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Subject: Filters for your compressed air system

Filters for your compressed air system

Postdate:2014-05-21 15:46:01   Hits:1257

Filters for your compressed air system


Filters of all kinds are found everywhere in the world, and most of us are familiar with some of them.

On this site we're most interested in filters for compressed air systems as it's all about air compressors, compressing air, and using the compressed air.

The proper selection and use of compressed air filters will prevent many short and long term problems with your equipment and systems, and save you substantially in down-time and component replacement over the life of that compressed air system.

The standard compressed air filter will contain the following components. The number on the picture has a description beside that same number in the text.


1) An inlet, in North America usually a female NPT thread, although lately it could be a metric thread, into which the air line is connected, using the fitting of choice.

Air flows through the inlet. The cap is plumbed internally to force the air to flow downwards and spiral into to the filter bowl. This is called "cyclonic action" and it will "throw" free water and debris that may be in the air against the walls of the bowl, where it will flow down into the bottom.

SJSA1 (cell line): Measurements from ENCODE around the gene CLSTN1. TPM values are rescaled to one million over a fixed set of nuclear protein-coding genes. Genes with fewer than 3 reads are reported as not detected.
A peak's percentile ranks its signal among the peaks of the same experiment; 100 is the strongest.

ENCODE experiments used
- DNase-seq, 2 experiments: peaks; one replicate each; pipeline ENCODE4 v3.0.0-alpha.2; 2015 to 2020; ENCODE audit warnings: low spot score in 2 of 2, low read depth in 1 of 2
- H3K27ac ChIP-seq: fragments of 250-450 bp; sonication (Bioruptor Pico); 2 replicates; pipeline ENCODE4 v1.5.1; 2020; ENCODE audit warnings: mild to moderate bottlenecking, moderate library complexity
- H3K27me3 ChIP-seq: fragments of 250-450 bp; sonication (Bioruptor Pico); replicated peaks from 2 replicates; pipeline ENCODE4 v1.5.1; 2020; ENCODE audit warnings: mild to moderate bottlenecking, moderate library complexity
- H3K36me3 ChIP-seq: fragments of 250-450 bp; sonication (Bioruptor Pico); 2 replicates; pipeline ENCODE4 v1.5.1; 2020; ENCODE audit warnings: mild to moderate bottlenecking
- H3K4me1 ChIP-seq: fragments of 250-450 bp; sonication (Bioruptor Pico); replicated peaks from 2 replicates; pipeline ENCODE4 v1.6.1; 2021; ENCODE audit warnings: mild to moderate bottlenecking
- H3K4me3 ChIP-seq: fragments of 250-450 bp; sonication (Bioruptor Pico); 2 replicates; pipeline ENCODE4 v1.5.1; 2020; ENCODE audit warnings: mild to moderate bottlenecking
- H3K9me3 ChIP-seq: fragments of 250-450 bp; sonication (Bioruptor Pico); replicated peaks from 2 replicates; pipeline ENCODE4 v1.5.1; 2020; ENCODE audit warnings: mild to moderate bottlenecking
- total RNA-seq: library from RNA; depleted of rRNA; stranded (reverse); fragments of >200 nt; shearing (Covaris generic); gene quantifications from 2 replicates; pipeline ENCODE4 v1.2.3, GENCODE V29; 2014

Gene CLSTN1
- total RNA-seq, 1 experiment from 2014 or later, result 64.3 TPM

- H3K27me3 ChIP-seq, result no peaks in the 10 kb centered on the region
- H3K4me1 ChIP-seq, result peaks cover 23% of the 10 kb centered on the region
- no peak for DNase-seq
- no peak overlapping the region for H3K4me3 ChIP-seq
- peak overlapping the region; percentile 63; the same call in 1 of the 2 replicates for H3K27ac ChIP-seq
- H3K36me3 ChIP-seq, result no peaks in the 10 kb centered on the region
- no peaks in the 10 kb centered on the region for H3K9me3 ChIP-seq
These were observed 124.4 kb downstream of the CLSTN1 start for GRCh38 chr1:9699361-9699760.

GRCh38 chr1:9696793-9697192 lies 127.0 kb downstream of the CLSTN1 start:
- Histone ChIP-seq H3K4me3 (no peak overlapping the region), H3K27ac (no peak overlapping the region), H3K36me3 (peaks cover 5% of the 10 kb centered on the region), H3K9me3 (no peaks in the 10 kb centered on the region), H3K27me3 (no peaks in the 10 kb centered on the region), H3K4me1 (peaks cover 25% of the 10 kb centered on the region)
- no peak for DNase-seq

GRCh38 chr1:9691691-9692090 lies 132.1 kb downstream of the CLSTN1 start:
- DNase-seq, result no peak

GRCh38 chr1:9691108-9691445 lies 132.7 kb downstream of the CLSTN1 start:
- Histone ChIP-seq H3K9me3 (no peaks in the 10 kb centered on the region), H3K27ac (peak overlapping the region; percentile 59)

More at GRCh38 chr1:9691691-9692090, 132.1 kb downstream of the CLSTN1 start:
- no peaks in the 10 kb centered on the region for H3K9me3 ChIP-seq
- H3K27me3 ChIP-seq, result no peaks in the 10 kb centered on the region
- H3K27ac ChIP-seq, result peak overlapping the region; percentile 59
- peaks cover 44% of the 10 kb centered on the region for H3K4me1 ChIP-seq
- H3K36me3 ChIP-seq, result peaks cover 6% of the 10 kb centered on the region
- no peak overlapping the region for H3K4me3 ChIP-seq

2) The filter cap may be a composite plastic or metal. The filter requires that it be installed in the correct direction of flow, and this will almost always be identified on the cap with an arrow. The arrow points in the desired direction of flow, and the unit is to be installed that way. It will not work properly if you reverse the air flow.

3) The dotted line shows the flight path of the compressed air as it exits the filter. In order to move through this path, the air must have passed through the filter element, further purifying it.

4) This is the egress point of the air from the air filter. This fitting size will usually be the same as the inlet size. In most cases there are adapters available to allow you to change the "port" fitting size.

In order to reduce inventory of spare parts, some companies will keep a standard 3/8" NPT filter as their base unit, and add adapters to the inlet / outlet ports to fit them to the smaller NPT sizes.

While it's feasible to use a larger filter unit on the small air line, don't attempt the reverse until you've checked to ensure that the flow of the smaller air filter has sufficient flow capacity.

This will be a choke point if you mis-size the unit.

5) This is the filter element. It is usually a consumable, and quite often, problems encountered downstream from your filter are caused by this element becoming plugged and choking your air supply.

These elements have a flow capacity, and an orifice size measured in Microns.

The chart below tells you the actual size particle that a specfic Micron rating represents.

General purpose filter elements are 30 or 40 Micron sized. For some applications, you'll want a 5 Micron element, however, depending on your air quality, an element that 'fine' will clog quickly. It's common to use a general purpose filter upstream from the unit with the 5 Micron element, to increase it's life.